Lack of guided exercise in older adults with mobility limitations

Kalmari P, Urtamo A, Vuorjoki-Andersson E, Salminen U, Starck H, Säpyskä-Nordberg M, Karvinen E.
The Age Institute, Helsinki, Finland
21 st Nordic Congress of Gerontology. Copenhagen, Denmark June 10 th-13 th, 2012

Background and aim

Independently living older people (75+) with decreased mobility are threatened by a collapse in functional capacity and an increased need for support. There is also a growing risk for falls. Mobility can be improved with
goal-oriented strength and balance exercises.
The aim of the National Strength in Old Age Programme 2005-2014 is to implement good practices for older people’s health exercise. Good practices will be applied in 38 municipalities in cooperation with non-governmental organizations and the public sector.
Good practices were produced in the programme´s  rst  ve-year period and they showed how to
• reach target groups
• organize health exercise counseling
• organize guided strength and balance exercise and outdoor activities
The programme is coordinated and mentored by the Age Institute and  nanced by Finland’s Slot Machine Association, Ministry of Social A airs and Health and Ministry of Education and Culture.


The aim is reached by a wide training program and intensive mentoring. The mentoring
supports the process of implementation of good practices including:
• informing the decision-makers
• survey of health exercise
• plan for development and implementation
• training of actors
• launching exercise counseling and action
• communication and materials
• network seminars
Follow-up and evaluation of data: background investigations and development plans, local mentoring diaries, annual questionnaires, client and training feedback, publicity monitoring, self- evaluations.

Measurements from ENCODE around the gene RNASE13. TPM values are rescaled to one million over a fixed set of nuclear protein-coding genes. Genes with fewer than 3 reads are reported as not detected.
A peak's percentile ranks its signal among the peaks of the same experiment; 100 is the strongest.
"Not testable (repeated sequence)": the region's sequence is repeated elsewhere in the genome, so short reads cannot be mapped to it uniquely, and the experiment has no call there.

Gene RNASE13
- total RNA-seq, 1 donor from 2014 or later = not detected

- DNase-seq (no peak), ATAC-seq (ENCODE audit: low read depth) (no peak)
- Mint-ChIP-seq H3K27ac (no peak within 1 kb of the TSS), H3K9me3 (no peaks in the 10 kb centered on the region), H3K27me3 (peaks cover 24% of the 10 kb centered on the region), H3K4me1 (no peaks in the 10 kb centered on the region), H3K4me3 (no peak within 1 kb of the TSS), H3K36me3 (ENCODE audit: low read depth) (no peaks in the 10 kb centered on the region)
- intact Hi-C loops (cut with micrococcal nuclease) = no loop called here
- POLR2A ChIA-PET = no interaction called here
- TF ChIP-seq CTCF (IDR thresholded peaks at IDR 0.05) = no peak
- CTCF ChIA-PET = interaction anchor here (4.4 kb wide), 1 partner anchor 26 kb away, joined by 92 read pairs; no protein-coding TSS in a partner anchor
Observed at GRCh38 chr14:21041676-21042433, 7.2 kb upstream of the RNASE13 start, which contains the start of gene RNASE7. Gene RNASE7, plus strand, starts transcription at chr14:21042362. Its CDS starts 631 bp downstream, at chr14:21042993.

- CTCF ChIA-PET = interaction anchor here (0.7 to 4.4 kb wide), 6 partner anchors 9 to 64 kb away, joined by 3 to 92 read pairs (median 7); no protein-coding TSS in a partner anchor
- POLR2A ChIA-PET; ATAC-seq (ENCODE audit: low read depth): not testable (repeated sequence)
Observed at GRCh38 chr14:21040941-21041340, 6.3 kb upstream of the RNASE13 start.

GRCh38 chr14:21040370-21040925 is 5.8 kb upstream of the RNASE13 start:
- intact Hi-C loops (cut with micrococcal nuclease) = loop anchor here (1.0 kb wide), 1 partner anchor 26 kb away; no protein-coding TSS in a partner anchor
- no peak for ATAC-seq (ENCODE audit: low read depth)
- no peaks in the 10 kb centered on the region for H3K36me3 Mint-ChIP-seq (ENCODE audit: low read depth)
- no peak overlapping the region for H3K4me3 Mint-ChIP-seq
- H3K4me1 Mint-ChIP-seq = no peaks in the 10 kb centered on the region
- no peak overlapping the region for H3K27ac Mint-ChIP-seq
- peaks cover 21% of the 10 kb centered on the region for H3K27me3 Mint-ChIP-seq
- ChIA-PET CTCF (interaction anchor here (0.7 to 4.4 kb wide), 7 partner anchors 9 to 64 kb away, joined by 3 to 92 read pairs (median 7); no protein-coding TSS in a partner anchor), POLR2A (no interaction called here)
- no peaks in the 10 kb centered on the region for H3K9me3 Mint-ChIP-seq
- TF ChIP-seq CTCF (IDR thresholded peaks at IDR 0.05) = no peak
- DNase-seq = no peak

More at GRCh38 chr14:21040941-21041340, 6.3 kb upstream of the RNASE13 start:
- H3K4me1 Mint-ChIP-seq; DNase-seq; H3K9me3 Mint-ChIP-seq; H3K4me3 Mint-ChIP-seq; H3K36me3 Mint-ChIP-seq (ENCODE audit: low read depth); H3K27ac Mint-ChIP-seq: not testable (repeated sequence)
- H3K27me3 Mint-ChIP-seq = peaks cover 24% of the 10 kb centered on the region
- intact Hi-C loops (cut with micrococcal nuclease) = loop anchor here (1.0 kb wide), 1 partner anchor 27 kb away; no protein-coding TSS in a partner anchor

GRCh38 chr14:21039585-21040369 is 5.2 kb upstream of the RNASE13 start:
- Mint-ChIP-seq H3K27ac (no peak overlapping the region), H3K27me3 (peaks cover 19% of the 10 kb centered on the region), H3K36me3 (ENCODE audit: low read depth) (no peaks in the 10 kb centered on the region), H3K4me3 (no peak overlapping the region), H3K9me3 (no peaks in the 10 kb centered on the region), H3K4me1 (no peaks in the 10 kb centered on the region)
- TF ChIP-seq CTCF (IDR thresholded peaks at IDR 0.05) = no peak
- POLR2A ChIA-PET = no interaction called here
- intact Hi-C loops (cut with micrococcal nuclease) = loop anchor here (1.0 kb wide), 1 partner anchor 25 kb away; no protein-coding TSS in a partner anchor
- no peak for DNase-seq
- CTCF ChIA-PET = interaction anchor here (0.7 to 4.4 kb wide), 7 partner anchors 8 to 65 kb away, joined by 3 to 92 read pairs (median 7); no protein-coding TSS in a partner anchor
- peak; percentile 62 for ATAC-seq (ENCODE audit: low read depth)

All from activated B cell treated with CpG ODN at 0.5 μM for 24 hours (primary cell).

The first 13 municipalities have established cross-sectorial cooperation groups including coordinators from social and health care, sport authority and organizations.
According to annual follow-up in 2011:
• The programme trained 38 health exercise supervisors who in their turn trained 237 municipal instructors.
• There were 1 000 participants in the seminars; older people were especially active.
• Local newspapers wrote 33 articles about the programme.
• 90 new strength and balance exercise groups were established in municipalities and exercise counseling was started.
• There were 1 700 more participants in strength and balance exercise groups than before.
• Older people were reached, for example, by home visits and with the help of organizations and congregations.
There are still challenges in some municipalities: the testing of physical functional capacity, exercise of twice a week, collection of client feedback, and organization of individual exercise counseling and outdoor exercise.


Strength in Old Age Programme inspired municipalities to develop guided exercise for older adults with mobility limitations. Mentoring helped the local cooperation groups in carrying out suitable exercise counseling and producing strength and balance exercises for the target group.